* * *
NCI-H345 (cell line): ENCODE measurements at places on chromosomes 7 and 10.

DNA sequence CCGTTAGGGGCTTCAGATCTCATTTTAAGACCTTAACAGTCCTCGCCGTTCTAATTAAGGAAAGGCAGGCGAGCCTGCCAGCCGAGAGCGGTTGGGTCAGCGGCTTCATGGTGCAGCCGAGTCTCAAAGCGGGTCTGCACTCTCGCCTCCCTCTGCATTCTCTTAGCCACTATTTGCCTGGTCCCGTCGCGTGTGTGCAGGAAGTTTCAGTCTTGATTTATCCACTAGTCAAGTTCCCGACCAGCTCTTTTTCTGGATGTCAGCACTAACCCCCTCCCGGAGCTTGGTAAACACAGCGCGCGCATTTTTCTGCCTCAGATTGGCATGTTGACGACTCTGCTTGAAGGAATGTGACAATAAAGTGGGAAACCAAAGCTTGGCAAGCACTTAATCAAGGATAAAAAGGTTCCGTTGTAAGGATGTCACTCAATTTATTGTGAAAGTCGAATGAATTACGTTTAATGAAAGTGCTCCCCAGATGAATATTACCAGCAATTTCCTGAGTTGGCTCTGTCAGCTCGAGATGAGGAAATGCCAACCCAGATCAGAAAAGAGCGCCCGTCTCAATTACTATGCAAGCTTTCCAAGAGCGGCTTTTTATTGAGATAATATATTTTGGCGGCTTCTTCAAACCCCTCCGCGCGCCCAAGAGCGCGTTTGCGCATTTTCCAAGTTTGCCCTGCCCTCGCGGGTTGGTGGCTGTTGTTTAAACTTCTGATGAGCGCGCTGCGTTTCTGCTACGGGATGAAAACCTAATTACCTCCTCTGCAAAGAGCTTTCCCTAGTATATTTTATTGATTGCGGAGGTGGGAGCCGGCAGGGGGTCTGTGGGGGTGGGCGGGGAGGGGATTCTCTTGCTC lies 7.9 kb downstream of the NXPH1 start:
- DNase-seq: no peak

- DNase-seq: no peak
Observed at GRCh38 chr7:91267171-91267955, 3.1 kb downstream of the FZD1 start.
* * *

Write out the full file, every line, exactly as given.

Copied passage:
NCI-H345 (cell line): ENCODE measurements at places on chromosomes 7 and 10.

DNA sequence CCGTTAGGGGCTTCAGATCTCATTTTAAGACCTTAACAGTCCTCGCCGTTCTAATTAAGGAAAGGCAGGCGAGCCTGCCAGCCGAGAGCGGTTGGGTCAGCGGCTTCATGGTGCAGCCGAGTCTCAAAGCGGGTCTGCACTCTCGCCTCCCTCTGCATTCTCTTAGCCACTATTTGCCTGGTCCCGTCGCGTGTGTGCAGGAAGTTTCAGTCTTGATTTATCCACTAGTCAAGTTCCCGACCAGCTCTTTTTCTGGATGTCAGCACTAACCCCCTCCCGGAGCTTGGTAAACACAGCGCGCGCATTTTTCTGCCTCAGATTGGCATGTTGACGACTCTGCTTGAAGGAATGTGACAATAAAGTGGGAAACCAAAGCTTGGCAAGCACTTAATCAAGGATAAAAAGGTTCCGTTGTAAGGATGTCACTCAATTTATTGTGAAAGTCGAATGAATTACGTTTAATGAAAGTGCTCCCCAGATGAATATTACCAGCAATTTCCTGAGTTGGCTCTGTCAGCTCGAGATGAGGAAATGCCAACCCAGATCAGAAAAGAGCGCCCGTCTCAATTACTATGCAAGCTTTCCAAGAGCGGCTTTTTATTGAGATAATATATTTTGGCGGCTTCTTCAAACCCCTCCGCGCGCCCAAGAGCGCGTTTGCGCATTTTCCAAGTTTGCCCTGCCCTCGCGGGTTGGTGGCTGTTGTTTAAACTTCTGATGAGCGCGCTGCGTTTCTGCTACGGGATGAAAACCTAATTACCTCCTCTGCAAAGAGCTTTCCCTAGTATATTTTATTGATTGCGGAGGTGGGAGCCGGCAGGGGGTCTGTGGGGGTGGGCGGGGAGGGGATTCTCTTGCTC lies 7.9 kb downstream of the NXPH1 start:
- DNase-seq: no peak

- DNase-seq: no peak
Observed at GRCh38 chr7:91267171-91267955, 3.1 kb downstream of the FZD1 start.